How does a period of unpaid leave affect an employee's entitlement to annual holidays?
The Holidays Act states that an employee is entitled to a minimum of four weeks annual holidays after completing twelve months of continuous employment. Twelve months of continuous employment includes all periods where the employee was not at work, but still employed (e.g. they were away sick/on ACC or were on parental leave) except a period of agreed unpaid leave of more than one week.
In a situation where an employee takes agreed unpaid leave for more than one week, the date the employee becomes entitled to annual holidays will be extended by the number of weeks (not including the first week) that the employee is on unpaid leave.
However, the employer and the employee can alternatively agree that the unpaid leave of more than one week will be included in the twelve months of continuous service to become entitled to annual holidays. If this is the case, when calculating the employee's annual holiday pay, their total gross earnings must be divided by 52 weeks less the period of unpaid leave of over one week. This would still be compared to the employee's ordinary weekly pay.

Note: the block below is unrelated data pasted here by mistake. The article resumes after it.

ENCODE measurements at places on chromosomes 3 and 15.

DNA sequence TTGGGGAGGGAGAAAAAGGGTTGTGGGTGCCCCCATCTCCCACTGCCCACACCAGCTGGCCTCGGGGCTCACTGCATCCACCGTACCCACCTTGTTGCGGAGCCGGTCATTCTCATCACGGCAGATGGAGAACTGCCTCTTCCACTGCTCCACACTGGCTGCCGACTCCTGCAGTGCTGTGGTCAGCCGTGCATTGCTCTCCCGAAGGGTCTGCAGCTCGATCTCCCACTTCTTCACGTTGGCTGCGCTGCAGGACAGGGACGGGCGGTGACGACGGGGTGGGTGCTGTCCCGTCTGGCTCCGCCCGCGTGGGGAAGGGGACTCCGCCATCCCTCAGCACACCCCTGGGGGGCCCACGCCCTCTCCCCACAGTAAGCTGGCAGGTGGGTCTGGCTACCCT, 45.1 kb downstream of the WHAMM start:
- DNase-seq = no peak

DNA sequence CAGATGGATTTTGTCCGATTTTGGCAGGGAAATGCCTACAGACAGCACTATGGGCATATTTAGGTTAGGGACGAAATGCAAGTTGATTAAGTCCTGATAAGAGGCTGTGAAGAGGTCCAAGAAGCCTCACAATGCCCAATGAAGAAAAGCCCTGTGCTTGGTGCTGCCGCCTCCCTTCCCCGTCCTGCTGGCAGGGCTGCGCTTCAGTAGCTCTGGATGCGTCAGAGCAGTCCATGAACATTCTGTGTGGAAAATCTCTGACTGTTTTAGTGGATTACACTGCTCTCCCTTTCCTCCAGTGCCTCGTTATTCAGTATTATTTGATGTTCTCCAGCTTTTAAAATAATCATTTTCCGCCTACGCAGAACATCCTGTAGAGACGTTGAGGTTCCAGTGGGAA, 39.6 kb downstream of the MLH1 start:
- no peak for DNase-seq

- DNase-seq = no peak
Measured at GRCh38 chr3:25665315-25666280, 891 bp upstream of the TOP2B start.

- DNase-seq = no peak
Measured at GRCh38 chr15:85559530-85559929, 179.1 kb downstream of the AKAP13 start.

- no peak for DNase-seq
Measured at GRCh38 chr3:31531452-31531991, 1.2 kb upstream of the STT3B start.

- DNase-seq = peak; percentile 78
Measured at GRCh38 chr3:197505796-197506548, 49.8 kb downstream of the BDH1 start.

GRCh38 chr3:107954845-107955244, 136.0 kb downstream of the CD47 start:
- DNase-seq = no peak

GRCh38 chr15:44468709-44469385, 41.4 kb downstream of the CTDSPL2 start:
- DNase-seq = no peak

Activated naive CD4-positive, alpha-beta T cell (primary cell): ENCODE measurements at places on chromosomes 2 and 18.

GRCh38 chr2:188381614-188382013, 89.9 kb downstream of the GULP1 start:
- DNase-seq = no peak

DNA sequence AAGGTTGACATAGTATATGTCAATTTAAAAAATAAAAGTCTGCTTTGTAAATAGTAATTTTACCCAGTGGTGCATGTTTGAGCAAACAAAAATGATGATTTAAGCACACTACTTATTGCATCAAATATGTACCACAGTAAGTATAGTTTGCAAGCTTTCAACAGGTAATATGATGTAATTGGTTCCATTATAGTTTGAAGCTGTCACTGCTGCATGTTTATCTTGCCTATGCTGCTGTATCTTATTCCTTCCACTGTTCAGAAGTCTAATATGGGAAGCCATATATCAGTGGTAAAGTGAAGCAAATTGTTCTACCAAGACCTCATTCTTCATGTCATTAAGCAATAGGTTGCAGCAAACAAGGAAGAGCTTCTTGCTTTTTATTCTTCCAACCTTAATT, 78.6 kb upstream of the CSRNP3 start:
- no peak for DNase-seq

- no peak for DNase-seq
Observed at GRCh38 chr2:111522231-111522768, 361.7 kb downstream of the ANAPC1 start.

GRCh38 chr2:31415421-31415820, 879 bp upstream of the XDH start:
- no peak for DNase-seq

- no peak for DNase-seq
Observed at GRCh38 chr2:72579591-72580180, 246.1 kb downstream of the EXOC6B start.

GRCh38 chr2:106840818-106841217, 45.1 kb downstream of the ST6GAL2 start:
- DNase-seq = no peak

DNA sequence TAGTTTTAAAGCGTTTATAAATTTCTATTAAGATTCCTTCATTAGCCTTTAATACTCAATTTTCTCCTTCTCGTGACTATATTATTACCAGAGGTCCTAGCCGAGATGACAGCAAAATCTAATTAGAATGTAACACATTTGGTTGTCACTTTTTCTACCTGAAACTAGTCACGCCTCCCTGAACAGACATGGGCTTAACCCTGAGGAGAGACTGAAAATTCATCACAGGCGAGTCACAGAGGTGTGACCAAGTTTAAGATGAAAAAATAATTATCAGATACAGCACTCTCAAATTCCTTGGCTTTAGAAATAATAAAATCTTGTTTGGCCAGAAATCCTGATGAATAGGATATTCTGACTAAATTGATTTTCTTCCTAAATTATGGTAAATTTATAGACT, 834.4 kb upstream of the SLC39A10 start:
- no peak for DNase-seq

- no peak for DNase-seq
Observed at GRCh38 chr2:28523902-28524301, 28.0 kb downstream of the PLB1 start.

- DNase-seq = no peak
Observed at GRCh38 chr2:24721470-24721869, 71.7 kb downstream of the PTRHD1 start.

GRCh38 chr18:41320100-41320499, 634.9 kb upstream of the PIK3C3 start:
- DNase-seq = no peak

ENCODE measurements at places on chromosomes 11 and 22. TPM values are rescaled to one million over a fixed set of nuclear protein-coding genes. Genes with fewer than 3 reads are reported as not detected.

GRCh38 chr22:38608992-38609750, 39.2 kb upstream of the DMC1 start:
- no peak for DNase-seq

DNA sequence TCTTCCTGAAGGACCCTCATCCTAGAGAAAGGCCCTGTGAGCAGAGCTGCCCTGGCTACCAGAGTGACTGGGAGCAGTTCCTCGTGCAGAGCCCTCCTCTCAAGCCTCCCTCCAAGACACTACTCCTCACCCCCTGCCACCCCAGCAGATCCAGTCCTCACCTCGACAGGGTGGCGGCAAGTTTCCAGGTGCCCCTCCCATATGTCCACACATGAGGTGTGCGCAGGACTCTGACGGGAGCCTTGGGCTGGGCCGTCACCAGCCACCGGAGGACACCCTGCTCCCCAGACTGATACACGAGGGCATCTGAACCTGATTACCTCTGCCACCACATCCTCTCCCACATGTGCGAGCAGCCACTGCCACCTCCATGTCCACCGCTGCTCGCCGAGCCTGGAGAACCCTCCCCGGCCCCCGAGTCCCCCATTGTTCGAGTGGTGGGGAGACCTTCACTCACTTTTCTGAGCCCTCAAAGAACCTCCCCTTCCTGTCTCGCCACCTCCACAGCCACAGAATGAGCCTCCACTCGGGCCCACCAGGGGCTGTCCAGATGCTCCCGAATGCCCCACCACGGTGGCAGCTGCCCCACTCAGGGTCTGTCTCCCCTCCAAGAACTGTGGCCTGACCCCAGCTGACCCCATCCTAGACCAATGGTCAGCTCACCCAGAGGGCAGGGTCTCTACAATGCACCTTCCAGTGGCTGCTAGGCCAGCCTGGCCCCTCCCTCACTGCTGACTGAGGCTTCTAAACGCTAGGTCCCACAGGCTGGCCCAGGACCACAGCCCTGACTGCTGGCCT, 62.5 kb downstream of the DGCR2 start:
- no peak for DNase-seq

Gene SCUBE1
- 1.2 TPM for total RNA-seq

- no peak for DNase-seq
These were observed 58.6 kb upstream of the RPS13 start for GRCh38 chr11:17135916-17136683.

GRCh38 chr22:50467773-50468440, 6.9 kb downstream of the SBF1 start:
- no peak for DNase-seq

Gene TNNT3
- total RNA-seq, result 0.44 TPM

The greater of these two amounts will be the employee's annual holiday pay for each week of holidays they are taking.
For example, if an employee took four weeks of unpaid leave, they would have to work for twelve months and three weeks before they become entitled to annual holidays. Alternatively, they could agree with their employer that they will still become entitled to annual holidays after twelve months, but their average weekly earnings will be calculated by dividing their total gross earnings for the 12 months and dividing it by 49 weeks as opposed to 52 weeks.